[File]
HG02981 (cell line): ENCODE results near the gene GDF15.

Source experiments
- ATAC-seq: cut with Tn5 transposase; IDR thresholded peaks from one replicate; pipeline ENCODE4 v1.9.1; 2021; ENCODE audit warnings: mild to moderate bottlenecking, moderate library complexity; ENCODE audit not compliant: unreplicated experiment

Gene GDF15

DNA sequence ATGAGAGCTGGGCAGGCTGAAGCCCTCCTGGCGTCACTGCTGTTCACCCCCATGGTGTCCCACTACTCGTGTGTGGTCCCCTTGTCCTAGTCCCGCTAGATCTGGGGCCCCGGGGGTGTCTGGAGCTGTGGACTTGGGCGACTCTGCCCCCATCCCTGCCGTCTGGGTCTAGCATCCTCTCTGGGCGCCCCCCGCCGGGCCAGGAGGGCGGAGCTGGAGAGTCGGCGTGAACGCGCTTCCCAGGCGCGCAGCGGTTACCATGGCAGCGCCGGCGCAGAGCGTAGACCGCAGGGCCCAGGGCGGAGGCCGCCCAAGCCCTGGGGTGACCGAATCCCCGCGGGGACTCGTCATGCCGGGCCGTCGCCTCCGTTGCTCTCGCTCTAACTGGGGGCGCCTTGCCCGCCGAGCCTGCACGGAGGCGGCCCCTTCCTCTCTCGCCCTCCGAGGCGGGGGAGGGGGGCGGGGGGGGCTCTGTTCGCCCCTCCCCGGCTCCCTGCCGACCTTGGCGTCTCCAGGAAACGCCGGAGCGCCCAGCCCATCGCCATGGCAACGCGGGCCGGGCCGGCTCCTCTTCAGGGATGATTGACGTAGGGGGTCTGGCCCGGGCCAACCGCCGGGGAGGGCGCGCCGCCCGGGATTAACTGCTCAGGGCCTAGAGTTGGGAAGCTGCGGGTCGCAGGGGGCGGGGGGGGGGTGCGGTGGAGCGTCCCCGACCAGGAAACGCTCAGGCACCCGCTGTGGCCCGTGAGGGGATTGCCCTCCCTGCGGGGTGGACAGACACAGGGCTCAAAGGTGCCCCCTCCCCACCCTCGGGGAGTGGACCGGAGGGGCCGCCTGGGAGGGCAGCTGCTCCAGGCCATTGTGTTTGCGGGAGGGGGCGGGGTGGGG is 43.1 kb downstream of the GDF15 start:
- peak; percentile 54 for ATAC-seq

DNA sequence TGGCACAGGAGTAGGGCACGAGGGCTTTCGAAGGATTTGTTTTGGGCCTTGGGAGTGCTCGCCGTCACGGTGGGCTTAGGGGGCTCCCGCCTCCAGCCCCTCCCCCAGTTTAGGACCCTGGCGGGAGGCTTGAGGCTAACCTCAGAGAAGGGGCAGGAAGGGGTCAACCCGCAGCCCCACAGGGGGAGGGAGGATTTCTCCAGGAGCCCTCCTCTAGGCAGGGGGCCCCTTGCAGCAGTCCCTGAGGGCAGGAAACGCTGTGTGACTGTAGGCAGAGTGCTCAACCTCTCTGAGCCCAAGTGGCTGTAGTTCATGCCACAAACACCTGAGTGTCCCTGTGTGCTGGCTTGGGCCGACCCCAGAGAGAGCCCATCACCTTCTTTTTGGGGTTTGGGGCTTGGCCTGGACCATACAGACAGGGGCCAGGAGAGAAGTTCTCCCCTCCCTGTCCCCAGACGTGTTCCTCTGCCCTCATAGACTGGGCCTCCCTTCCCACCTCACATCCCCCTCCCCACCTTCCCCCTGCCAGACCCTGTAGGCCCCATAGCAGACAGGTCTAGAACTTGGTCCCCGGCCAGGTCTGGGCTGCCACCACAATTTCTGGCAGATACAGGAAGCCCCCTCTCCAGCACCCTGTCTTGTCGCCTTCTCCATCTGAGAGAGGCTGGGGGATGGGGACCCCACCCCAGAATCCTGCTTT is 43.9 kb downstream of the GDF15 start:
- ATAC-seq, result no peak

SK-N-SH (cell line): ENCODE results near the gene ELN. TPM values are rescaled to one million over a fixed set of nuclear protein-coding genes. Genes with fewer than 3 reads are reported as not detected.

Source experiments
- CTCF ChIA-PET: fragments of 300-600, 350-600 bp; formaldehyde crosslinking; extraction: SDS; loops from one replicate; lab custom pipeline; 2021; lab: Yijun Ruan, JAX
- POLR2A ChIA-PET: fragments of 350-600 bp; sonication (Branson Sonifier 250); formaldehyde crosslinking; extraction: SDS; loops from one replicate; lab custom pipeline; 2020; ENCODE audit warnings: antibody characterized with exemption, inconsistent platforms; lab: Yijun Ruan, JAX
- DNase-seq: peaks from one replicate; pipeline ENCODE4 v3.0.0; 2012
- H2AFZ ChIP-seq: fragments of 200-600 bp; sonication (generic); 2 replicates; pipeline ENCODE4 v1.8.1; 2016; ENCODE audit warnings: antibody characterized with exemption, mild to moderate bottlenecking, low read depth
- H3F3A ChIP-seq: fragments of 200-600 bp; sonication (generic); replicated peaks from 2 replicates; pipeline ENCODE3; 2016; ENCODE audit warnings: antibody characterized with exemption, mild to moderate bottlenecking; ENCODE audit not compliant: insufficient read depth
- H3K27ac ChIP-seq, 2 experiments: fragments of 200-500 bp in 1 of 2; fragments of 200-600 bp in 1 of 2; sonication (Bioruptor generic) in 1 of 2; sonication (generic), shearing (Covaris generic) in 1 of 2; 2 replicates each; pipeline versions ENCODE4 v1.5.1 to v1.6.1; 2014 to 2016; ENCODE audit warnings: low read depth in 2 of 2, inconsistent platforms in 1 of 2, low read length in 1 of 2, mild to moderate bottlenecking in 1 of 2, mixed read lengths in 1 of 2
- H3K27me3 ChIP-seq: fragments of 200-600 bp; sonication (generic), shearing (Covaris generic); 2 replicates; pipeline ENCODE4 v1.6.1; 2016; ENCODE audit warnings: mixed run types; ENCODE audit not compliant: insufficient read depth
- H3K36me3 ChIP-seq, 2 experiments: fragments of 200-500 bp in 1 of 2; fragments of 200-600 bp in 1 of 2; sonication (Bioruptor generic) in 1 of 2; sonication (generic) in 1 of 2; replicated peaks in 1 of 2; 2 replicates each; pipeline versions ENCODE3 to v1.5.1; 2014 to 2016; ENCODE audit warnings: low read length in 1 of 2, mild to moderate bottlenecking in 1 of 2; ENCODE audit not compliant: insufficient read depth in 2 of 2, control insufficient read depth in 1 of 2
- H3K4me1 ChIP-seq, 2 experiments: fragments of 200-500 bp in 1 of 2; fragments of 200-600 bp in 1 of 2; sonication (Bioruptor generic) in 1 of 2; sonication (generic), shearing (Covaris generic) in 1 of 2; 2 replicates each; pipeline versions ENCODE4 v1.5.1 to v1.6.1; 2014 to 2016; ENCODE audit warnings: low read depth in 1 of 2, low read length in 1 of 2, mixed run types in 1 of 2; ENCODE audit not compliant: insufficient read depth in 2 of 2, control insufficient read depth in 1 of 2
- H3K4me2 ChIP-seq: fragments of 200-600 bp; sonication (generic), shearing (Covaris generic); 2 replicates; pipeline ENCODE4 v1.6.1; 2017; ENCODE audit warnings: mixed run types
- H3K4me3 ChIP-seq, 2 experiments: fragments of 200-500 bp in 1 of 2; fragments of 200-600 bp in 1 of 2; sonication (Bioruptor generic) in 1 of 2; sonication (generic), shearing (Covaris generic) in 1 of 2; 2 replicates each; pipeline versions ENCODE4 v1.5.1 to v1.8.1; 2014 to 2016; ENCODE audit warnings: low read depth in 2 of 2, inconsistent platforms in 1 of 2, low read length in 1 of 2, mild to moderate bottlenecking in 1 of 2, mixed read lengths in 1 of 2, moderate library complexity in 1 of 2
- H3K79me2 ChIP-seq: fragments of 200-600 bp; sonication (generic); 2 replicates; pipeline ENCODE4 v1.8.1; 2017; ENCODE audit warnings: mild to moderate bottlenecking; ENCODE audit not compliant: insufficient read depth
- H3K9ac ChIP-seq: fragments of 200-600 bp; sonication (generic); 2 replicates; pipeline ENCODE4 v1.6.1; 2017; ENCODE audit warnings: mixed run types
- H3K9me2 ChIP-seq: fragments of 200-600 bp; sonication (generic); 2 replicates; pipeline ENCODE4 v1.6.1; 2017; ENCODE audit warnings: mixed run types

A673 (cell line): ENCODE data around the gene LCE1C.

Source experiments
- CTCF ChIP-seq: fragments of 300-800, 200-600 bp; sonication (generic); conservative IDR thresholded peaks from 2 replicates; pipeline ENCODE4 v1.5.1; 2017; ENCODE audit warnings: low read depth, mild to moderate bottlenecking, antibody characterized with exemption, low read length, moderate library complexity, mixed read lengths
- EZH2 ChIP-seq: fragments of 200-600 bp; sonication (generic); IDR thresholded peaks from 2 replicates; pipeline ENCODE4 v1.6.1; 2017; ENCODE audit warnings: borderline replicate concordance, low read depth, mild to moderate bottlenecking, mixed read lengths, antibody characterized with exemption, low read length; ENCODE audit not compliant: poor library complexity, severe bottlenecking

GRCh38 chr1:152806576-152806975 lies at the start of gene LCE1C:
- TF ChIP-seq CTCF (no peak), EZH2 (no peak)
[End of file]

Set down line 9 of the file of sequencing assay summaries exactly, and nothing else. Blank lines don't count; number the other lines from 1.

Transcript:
SK-N-SH (cell line): ENCODE results near the gene ELN. TPM values are rescaled to one million over a fixed set of nuclear protein-coding genes. Genes with fewer than 3 reads are reported as not detected.